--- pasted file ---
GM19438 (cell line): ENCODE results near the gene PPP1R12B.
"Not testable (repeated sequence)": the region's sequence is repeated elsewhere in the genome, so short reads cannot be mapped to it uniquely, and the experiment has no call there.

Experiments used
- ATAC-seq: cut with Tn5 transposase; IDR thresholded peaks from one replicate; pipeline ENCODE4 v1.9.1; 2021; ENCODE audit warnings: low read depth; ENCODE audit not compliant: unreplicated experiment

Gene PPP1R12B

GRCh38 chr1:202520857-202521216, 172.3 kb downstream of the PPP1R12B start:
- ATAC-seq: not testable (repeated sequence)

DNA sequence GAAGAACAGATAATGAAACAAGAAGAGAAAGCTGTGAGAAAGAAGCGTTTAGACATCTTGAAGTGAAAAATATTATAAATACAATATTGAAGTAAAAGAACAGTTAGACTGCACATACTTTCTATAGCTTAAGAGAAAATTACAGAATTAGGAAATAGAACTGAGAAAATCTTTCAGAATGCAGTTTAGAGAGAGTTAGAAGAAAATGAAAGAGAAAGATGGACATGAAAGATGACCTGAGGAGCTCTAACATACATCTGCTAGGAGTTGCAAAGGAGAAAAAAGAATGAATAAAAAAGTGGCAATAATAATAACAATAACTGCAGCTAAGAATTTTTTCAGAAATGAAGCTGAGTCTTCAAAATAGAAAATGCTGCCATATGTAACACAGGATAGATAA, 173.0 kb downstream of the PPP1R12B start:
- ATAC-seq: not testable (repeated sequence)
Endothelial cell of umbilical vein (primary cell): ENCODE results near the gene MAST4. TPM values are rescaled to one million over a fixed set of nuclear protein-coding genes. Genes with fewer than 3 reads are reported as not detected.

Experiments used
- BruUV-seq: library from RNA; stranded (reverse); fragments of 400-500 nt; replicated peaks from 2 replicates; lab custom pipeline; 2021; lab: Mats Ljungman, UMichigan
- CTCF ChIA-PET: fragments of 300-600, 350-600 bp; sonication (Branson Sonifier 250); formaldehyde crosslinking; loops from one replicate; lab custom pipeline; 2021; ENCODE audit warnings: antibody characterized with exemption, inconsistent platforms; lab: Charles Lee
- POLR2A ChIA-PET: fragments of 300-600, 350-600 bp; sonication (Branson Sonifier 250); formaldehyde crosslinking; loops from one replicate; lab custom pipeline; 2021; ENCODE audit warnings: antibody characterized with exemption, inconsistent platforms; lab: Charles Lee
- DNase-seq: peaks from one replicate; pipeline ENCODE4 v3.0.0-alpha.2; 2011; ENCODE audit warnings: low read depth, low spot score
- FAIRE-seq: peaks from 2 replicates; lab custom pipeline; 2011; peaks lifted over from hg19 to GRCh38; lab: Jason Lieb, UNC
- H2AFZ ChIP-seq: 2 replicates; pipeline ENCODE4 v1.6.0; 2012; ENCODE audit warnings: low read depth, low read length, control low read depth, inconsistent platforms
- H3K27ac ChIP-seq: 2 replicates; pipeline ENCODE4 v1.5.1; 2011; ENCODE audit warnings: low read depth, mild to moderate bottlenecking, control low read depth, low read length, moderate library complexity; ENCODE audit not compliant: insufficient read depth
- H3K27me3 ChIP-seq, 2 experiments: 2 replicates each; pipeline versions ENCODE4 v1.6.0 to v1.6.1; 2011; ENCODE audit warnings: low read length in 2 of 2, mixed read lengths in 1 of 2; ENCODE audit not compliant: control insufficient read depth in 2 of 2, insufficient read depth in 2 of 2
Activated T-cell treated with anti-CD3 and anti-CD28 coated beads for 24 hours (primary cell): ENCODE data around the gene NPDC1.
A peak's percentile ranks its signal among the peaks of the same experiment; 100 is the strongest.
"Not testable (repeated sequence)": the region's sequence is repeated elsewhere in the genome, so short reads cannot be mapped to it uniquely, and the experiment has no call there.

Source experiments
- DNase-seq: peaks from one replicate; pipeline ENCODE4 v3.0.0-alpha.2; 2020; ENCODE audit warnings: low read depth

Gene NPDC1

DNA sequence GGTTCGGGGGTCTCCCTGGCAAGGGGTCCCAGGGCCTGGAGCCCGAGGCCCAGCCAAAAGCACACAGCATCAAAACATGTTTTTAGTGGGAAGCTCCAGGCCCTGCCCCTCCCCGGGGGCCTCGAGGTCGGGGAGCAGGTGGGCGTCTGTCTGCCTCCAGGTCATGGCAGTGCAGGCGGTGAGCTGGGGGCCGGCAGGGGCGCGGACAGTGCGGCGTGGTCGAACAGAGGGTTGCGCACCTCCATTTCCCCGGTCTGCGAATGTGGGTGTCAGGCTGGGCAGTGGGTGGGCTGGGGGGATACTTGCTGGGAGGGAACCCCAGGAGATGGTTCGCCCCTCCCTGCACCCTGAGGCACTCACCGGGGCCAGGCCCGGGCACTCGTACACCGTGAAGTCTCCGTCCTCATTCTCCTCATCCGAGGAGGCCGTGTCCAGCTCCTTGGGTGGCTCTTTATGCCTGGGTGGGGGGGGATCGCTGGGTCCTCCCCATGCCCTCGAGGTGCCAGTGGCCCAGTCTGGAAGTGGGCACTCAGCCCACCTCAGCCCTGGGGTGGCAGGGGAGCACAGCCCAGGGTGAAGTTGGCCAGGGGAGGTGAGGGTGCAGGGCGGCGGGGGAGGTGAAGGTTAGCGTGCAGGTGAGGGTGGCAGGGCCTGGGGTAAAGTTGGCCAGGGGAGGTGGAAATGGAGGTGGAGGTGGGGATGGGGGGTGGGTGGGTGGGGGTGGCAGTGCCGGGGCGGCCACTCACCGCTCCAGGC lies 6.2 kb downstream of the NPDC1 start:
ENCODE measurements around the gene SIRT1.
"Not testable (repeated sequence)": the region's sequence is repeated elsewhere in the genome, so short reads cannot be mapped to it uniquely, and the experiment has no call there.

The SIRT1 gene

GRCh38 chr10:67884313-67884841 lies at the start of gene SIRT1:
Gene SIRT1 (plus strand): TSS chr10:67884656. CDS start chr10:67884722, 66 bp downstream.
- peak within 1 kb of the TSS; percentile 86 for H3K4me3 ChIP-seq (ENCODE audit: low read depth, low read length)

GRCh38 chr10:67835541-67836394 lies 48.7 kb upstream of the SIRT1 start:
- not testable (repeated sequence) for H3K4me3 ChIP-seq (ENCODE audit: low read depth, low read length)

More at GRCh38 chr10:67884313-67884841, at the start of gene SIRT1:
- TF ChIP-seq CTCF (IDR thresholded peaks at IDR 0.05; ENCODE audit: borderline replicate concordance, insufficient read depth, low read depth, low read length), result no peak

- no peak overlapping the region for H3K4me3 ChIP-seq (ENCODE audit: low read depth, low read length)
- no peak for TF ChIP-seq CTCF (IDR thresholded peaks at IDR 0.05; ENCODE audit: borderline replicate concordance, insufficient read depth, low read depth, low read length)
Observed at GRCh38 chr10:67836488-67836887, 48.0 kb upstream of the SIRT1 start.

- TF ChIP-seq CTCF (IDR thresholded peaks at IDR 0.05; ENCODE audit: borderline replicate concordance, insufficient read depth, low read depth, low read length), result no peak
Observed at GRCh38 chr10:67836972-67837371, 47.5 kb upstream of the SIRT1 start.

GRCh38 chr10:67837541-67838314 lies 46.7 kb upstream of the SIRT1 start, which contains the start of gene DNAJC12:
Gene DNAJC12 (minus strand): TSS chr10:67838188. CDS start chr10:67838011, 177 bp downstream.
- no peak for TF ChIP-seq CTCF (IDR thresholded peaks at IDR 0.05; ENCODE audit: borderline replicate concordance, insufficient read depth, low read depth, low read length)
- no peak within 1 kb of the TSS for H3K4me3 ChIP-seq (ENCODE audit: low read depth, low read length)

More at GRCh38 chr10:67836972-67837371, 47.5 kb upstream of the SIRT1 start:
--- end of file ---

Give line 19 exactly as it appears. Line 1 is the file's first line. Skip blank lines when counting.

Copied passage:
- H3K27me3 ChIP-seq, 2 experiments: 2 replicates each; pipeline versions ENCODE4 v1.6.0 to v1.6.1; 2011; ENCODE audit warnings: low read length in 2 of 2, mixed read lengths in 1 of 2; ENCODE audit not compliant: control insufficient read depth in 2 of 2, insufficient read depth in 2 of 2